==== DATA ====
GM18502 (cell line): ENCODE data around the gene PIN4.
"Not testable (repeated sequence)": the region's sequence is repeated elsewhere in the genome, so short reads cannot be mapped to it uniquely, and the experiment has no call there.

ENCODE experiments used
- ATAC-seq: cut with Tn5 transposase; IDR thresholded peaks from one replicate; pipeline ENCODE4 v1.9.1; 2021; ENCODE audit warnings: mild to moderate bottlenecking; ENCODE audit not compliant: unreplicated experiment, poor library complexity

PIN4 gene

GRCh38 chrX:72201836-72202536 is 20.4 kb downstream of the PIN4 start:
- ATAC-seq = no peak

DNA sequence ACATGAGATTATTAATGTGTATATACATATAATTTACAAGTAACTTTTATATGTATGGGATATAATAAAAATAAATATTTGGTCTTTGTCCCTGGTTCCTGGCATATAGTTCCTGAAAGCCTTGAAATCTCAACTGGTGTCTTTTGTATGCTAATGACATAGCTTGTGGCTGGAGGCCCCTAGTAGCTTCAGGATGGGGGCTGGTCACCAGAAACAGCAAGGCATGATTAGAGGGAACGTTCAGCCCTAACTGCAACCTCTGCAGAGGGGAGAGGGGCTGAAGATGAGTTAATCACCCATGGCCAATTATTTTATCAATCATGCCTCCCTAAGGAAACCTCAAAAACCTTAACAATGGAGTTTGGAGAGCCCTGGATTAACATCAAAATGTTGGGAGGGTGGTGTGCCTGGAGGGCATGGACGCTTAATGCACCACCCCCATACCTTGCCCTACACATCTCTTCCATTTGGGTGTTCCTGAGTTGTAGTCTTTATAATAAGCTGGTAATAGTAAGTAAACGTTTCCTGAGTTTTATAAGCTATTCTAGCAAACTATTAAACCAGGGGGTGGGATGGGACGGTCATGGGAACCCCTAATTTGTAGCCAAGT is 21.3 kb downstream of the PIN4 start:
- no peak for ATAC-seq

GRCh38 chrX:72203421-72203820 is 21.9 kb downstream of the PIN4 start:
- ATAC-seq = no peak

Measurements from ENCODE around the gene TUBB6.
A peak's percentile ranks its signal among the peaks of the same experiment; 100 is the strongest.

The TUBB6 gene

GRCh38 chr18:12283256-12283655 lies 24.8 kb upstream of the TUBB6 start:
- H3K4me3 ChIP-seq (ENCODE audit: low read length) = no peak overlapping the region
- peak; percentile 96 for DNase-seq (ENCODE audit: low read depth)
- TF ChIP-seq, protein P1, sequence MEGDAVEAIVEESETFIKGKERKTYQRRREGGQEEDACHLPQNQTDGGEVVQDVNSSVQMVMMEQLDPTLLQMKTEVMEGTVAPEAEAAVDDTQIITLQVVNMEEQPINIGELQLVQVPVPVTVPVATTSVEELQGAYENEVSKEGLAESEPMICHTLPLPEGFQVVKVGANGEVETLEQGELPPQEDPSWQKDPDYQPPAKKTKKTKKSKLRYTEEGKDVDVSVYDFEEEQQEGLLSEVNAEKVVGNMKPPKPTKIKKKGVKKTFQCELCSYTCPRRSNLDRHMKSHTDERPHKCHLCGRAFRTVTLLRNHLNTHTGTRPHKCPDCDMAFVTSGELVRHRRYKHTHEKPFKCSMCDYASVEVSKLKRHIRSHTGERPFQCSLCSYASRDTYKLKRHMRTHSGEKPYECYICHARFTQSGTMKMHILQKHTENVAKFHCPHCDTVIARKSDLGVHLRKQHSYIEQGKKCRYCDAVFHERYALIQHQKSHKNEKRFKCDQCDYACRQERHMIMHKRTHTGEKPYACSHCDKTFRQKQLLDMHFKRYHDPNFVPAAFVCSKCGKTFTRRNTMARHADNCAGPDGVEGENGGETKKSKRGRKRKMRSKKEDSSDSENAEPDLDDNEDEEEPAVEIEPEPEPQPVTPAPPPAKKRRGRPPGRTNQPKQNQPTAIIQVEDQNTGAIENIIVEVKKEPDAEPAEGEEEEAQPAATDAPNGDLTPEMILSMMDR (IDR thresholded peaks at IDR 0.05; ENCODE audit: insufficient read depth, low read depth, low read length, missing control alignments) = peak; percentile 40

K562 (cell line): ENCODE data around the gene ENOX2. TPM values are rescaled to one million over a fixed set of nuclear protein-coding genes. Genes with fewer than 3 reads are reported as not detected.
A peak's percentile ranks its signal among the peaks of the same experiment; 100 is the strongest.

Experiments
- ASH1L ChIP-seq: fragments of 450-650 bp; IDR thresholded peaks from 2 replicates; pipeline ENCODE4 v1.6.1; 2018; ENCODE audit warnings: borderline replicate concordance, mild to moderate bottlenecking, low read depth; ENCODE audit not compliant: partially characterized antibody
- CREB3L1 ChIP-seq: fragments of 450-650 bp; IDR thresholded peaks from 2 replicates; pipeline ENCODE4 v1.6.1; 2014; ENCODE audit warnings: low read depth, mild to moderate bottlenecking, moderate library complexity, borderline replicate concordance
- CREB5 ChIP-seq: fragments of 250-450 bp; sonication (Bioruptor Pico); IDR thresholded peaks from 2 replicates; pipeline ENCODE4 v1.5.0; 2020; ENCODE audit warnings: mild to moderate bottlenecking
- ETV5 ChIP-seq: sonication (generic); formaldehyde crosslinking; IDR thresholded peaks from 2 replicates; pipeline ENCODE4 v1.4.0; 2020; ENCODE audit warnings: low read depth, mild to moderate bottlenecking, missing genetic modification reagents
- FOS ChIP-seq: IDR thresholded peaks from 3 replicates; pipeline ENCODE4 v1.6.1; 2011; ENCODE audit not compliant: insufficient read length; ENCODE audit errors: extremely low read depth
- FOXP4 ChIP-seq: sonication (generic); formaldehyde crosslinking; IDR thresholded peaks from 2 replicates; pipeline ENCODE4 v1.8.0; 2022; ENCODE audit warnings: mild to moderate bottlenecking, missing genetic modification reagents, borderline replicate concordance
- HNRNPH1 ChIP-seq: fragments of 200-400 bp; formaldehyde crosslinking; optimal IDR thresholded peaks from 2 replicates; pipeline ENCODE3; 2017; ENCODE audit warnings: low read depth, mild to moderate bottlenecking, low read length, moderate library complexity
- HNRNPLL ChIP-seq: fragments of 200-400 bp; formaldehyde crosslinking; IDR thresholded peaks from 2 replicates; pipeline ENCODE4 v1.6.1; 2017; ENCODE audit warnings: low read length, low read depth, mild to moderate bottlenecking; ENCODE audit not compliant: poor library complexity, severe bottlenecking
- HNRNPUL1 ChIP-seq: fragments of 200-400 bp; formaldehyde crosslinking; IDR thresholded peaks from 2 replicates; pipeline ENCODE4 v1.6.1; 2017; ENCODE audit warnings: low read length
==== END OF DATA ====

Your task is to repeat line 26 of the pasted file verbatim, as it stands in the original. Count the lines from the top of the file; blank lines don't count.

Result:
- FOS ChIP-seq: IDR thresholded peaks from 3 replicates; pipeline ENCODE4 v1.6.1; 2011; ENCODE audit not compliant: insufficient read length; ENCODE audit errors: extremely low read depth